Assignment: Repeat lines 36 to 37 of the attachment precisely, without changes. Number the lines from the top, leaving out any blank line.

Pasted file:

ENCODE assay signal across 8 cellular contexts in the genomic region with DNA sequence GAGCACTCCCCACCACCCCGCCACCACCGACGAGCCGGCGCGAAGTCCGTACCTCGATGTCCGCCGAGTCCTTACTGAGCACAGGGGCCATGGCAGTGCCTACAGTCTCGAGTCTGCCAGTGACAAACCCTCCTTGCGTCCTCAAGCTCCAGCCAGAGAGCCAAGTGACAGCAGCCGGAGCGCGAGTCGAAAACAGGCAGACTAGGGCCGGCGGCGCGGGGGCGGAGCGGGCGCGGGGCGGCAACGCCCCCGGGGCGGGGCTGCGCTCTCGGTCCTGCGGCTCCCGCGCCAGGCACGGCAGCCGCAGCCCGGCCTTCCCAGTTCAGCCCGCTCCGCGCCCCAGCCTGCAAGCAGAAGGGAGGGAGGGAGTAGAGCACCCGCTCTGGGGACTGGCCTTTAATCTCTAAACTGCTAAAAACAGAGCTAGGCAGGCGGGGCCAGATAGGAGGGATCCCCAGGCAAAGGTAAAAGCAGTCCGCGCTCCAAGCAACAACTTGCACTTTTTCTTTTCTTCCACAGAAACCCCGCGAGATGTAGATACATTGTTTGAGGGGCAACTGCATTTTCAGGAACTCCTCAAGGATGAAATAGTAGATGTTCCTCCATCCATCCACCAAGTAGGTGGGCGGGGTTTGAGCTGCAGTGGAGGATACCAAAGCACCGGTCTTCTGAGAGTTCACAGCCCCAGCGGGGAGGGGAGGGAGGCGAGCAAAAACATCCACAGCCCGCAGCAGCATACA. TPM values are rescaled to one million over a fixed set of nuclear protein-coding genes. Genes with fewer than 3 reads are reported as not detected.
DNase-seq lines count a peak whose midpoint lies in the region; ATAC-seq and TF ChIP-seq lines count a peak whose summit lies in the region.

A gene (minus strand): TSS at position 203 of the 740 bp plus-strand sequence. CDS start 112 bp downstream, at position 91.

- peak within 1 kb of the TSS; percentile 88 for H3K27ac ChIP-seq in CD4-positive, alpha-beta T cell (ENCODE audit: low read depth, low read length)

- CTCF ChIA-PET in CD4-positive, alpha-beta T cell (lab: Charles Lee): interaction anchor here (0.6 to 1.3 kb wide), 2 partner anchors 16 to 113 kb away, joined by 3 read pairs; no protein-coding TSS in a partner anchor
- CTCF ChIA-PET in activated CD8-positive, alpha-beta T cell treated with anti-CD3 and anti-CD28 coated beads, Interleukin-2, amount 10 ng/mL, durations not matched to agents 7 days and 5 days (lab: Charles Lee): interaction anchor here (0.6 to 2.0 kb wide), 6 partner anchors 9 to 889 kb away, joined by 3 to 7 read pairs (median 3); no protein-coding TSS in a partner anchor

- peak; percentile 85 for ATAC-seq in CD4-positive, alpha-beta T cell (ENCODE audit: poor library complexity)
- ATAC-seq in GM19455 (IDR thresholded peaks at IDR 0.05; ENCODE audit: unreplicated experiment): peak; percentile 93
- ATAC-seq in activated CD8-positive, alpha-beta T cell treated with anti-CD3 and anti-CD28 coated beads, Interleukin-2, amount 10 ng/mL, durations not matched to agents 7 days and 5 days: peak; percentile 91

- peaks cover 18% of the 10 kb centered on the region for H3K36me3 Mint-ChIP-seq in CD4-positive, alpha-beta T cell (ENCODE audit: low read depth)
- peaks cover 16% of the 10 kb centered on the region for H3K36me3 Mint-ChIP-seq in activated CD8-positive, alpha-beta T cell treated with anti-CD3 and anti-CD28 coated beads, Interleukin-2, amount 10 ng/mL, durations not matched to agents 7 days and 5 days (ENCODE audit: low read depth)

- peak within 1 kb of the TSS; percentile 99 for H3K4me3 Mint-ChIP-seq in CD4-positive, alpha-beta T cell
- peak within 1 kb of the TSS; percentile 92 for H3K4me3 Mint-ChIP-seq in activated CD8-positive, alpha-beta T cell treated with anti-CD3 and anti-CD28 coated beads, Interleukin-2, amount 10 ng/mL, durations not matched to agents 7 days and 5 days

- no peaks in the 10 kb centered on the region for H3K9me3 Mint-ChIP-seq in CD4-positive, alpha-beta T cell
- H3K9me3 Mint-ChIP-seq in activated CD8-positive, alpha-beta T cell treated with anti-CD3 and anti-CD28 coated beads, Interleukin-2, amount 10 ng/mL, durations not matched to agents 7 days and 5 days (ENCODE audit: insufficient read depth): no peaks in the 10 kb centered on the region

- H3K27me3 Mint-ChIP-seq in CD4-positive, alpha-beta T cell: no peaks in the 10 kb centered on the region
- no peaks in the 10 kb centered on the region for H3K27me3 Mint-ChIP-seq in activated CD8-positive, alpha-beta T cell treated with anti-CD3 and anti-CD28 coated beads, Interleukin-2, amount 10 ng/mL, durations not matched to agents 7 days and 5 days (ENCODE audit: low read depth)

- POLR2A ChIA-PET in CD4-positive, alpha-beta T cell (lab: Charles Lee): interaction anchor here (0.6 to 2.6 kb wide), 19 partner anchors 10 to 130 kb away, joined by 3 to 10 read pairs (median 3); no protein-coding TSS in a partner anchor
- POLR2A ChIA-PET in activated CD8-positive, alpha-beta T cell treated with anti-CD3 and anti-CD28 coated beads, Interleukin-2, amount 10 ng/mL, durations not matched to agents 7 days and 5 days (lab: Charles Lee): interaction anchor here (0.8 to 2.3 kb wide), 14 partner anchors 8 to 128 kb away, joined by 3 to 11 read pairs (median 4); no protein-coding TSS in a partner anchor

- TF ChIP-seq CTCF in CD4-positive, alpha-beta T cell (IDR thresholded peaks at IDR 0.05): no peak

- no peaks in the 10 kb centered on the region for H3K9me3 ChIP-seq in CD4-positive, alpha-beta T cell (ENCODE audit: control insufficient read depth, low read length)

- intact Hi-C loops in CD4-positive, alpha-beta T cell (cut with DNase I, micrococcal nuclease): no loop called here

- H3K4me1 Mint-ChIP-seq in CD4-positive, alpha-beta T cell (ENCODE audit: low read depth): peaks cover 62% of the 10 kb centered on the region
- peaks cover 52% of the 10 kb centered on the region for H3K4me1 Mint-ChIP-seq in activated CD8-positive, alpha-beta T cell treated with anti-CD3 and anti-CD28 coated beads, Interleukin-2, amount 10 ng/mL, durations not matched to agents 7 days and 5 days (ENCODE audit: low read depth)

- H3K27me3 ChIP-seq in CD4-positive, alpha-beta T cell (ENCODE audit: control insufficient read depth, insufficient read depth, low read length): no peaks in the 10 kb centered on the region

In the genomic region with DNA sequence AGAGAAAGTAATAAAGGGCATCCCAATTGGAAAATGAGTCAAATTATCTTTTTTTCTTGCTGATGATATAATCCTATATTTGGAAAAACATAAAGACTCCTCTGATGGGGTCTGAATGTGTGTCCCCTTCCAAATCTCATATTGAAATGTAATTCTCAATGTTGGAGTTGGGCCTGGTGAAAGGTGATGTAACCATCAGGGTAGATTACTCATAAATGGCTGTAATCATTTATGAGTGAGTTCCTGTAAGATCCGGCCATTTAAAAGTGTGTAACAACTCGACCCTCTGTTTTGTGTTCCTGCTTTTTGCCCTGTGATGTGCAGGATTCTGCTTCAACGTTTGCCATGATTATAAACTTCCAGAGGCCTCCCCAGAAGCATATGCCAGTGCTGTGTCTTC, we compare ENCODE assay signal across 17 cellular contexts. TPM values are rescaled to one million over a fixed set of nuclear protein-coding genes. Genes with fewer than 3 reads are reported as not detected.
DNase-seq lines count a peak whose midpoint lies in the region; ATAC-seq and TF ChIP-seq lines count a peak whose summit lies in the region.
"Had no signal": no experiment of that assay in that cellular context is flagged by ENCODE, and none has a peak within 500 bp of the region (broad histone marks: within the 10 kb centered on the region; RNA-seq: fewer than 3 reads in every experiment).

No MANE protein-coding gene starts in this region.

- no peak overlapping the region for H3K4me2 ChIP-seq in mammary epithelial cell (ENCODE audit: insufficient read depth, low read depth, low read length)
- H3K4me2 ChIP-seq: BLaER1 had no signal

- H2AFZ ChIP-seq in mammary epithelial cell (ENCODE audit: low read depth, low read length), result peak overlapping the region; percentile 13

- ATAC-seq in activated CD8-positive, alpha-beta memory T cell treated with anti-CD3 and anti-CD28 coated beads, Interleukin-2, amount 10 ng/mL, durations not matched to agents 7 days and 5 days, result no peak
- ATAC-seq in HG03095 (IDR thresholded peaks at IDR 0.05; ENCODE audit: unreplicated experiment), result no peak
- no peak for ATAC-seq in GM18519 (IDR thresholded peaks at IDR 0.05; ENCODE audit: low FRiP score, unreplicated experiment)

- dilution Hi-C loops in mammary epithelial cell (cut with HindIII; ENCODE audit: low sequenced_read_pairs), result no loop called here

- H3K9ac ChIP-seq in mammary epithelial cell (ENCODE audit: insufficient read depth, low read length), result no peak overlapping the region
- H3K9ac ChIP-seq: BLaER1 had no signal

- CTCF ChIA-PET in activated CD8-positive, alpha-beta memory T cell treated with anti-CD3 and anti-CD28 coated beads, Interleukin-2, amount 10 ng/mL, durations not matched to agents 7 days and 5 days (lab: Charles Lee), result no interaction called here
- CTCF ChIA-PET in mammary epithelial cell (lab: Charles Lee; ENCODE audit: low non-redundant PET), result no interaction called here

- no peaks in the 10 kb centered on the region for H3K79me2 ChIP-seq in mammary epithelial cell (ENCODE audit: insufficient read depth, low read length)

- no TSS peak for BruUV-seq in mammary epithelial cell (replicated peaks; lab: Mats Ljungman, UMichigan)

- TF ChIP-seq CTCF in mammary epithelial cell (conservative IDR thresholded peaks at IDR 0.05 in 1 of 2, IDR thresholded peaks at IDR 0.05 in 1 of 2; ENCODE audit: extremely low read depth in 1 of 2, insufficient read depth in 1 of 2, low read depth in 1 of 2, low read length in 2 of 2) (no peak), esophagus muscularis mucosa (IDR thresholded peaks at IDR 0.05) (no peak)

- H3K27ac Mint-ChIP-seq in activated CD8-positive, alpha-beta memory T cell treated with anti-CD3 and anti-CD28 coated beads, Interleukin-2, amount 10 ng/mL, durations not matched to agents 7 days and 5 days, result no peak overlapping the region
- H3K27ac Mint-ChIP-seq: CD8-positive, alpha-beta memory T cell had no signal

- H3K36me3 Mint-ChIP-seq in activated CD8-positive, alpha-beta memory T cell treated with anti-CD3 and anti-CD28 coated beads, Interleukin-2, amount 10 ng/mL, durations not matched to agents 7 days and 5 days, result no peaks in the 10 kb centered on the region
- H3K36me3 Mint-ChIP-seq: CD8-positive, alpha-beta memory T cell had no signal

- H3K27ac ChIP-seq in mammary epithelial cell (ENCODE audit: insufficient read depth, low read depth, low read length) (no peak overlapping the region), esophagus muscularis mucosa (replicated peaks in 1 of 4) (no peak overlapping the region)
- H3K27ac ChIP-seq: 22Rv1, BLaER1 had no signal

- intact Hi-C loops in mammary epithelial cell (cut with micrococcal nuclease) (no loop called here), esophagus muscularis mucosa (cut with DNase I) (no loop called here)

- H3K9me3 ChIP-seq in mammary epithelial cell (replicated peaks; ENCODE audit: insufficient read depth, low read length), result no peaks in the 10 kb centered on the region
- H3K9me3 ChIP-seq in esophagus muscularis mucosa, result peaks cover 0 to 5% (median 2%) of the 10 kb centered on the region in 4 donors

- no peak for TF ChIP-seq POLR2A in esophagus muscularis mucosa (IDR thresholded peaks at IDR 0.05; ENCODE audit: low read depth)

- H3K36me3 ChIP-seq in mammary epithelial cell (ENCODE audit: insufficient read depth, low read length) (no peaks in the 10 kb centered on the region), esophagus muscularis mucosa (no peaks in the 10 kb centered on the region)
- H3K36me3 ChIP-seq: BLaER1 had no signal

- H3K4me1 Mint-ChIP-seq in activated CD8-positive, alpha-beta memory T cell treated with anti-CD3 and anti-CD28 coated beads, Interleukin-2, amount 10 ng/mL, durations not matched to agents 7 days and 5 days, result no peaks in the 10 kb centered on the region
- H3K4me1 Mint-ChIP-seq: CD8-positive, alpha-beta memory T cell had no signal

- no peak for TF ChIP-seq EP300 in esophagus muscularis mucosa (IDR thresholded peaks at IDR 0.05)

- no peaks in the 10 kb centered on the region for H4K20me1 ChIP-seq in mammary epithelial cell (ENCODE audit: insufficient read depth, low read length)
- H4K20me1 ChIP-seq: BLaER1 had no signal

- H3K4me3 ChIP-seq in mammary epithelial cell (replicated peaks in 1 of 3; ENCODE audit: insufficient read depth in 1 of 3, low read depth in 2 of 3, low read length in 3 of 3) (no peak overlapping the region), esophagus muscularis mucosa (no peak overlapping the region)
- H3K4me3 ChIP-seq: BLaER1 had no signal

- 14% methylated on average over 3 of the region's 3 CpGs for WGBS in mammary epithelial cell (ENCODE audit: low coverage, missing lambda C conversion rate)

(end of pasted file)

- dilution Hi-C loops in mammary epithelial cell (cut with HindIII; ENCODE audit: low sequenced_read_pairs), result no loop called here

- H3K9ac ChIP-seq in mammary epithelial cell (ENCODE audit: insufficient read depth, low read length), result no peak overlapping the region